On Thursday, June 10th, the Lake Pavilion in Downtown West Palm Beach was buzzing with excitement as elected officials, business leaders, developers, and real estate professionals gathered in person for the Business Development Board’s Reception, which provided an informative panel discussion on how our community can serve the current migration of companies and their employees coming from New York, Boston, Connecticut, and California regions.
“We’ve done a lot right to get to get this point,” Harvey Oyer III (Shutts & Bowen LLP) said, as panelists Neil E. Merin, SIOR, CCIM (NAI/Merin Hunter Codman), Jon Blunk (Tower Commercial Real Estate), and Gopal Rajegowda (Related Southeast) talked about the current and future challenges our area faces as we continue to welcome more new businesses and residents in Palm Beach County.
And who wouldn’t want to move here? With the area’s robust attractions, great weather, and favorable taxes it seems to be a no-brainer. While the pandemic certainly accelerated this migration, it was one that was already in motion. Neil shared, “It’s taken us from a trickle to a river, and we’re going down the stream.”
Businesses moving down include top financial services firms (including Goldman Sachs), bringing with them C-Suite executives as well as a younger and highly educated workforce. The “Wall Street South” slogan has been picking up steam. Mr. Oyer dubbed it “the greatest wealth migration” we’ve experienced.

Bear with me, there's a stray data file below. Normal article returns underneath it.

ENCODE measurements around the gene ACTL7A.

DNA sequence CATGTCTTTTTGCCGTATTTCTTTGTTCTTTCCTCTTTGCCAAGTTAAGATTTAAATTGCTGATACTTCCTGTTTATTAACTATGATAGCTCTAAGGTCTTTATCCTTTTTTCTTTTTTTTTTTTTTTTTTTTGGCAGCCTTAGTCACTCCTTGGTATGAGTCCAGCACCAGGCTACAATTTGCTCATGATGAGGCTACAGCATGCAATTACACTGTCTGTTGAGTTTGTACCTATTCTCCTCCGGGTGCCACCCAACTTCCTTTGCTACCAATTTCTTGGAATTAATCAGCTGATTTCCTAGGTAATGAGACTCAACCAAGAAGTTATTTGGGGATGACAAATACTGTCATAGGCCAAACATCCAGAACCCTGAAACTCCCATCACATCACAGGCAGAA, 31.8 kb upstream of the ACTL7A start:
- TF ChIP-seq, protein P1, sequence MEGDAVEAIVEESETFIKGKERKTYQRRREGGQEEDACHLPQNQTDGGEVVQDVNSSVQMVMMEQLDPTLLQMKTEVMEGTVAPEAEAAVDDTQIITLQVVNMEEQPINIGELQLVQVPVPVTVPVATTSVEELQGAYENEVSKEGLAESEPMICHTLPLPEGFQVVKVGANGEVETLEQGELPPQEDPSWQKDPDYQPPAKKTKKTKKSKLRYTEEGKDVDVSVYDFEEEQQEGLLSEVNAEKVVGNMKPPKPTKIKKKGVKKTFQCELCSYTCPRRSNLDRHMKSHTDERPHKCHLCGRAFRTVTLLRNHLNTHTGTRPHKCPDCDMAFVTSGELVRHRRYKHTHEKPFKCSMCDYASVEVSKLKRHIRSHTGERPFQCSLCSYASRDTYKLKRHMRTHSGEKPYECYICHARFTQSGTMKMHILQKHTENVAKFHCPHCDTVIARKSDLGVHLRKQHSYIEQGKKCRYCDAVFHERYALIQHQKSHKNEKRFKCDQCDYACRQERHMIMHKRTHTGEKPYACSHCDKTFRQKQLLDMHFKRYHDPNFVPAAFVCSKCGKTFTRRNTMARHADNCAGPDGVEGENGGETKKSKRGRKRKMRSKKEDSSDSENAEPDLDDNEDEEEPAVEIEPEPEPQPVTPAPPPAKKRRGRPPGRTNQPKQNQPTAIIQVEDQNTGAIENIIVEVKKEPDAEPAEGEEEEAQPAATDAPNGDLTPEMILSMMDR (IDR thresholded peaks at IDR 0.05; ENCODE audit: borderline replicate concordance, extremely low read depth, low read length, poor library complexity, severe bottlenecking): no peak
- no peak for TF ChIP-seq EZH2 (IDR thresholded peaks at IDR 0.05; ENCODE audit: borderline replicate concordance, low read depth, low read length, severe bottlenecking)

As a result, we’ve seen a competitive housing market with skyrocketing prices, private schools and social clubs are full, and Class-A office space in the downtown West Palm Beach market is fully leasing buildings that haven’t even opened their doors.
The main challenges this brings includes:
- Affordable Housing (while increasing density is key – not everyone wants to live in an apartment/condo, families moving want a backyard too)
- Education (a higher education focus to meet new business demand, and quality K-12 school choices)
- Transportation & Infrastructure (everyone is anxious for Brightline to re-open, and pointed out the need to evolve out of single-occupancy vehicles)
As West Palm Beach continues to grow into a world-class city, surrounding communities will benefit from its success. Boynton Beach, Lake Worth, and Lantana are great alternative housing communities. A main point was the need for local cities and municipalities to work together, with progress in mind.
As Florida continues to be an attractive location, our community faces unique growing pains and will require the continued hard-work and dedication of our local leaders.
How can we help you? NAI/Merin Hunter Codman is one of South Florida’s leading commercial real estate firms and the largest in Palm Beach County. We have over three decades of experience advising clients on strategic acquisitions and dispositions and providing landlord representation, tenant representation, property management, and construction management services. The firm has expertise in all commercial property sectors including office, retail, industrial, multifamily, hotels, and land. To learn more about our services click here.